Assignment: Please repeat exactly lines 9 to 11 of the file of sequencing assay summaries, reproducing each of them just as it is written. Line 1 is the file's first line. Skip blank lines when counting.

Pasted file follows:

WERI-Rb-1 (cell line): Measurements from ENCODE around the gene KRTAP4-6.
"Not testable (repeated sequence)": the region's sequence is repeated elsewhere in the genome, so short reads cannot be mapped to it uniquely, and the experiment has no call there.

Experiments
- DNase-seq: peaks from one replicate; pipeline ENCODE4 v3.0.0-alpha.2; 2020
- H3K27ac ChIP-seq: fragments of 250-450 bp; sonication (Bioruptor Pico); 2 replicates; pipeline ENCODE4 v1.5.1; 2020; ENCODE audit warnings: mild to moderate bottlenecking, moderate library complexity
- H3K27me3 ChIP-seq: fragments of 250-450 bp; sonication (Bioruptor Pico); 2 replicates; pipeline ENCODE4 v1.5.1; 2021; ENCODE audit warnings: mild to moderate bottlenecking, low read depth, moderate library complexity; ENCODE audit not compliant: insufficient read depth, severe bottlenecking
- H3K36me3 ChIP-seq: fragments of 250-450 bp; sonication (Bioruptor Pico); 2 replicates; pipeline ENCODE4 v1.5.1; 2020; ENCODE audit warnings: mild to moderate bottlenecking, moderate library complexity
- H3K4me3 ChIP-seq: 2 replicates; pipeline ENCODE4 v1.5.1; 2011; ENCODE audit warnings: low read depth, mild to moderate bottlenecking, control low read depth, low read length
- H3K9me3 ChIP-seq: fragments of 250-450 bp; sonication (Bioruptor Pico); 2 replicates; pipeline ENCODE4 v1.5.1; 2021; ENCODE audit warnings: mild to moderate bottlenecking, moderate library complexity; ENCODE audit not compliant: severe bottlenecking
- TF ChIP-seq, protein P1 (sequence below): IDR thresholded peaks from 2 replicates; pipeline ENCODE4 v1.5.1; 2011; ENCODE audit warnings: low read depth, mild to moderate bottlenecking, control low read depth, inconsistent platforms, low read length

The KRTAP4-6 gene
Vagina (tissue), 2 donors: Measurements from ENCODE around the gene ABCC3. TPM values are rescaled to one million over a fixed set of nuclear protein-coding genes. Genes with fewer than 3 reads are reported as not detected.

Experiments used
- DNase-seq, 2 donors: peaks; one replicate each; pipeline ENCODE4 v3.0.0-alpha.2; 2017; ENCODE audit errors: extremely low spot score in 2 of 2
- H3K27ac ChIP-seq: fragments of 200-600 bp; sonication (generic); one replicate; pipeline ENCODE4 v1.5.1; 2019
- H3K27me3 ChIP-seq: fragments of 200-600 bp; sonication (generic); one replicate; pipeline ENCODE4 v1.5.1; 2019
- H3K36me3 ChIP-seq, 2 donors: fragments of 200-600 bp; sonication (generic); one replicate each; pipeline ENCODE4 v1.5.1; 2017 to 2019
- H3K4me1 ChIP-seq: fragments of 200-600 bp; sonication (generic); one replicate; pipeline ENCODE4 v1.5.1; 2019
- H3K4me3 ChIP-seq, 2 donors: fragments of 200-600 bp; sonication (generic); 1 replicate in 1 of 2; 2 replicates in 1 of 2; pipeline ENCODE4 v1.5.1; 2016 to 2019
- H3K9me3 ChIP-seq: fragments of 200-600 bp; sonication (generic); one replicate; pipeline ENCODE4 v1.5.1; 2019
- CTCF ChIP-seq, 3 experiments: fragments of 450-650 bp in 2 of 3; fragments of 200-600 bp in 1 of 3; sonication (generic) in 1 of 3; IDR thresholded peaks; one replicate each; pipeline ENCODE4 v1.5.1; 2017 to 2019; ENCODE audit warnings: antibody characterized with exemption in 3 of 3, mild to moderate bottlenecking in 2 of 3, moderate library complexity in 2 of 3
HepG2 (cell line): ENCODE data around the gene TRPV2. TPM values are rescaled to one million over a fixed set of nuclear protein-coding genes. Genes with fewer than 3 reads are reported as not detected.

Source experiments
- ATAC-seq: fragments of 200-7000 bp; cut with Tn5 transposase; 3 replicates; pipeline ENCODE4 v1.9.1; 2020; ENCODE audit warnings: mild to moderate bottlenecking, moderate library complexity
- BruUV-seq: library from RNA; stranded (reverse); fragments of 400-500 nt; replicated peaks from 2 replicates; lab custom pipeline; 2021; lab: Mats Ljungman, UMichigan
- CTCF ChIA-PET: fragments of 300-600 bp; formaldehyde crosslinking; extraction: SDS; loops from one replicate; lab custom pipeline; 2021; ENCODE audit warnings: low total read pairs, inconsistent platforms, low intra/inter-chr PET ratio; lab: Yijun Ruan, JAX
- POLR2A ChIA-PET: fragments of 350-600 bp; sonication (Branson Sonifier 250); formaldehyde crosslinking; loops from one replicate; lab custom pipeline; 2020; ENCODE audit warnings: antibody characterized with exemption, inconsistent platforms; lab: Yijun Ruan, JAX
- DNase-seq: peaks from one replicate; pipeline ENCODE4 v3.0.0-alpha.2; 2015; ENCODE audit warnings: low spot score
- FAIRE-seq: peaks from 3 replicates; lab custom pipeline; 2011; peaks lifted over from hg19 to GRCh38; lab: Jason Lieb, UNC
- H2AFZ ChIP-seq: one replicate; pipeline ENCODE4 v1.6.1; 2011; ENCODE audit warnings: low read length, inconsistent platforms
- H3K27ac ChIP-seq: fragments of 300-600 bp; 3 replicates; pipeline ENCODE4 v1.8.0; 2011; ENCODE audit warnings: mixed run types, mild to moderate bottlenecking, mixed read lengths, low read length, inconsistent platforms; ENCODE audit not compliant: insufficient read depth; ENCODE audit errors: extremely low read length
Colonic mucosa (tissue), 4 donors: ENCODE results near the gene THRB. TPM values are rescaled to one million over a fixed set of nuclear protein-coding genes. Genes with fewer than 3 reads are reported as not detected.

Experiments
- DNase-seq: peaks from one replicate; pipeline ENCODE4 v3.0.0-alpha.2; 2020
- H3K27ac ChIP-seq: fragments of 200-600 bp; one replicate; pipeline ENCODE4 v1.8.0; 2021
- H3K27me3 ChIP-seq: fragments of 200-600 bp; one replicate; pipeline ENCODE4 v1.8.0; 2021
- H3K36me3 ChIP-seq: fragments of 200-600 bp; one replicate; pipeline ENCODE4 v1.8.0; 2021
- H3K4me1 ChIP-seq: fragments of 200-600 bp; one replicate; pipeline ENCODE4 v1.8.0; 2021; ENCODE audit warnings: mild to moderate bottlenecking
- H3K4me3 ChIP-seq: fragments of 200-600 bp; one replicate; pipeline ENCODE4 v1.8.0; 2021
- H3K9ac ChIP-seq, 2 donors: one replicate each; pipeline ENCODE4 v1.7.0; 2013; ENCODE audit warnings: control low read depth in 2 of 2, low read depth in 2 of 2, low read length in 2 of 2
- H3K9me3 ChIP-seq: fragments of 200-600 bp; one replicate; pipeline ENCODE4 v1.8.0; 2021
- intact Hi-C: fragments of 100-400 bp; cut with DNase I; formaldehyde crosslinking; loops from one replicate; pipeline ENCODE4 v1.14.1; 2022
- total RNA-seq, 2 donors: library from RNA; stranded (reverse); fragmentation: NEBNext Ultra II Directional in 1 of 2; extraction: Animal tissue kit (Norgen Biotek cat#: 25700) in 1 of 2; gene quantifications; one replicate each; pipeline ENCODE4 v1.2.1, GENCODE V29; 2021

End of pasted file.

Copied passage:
- H3K9me3 ChIP-seq: fragments of 250-450 bp; sonication (Bioruptor Pico); 2 replicates; pipeline ENCODE4 v1.5.1; 2021; ENCODE audit warnings: mild to moderate bottlenecking, moderate library complexity; ENCODE audit not compliant: severe bottlenecking
- TF ChIP-seq, protein P1 (sequence below): IDR thresholded peaks from 2 replicates; pipeline ENCODE4 v1.5.1; 2011; ENCODE audit warnings: low read depth, mild to moderate bottlenecking, control low read depth, inconsistent platforms, low read length

The KRTAP4-6 gene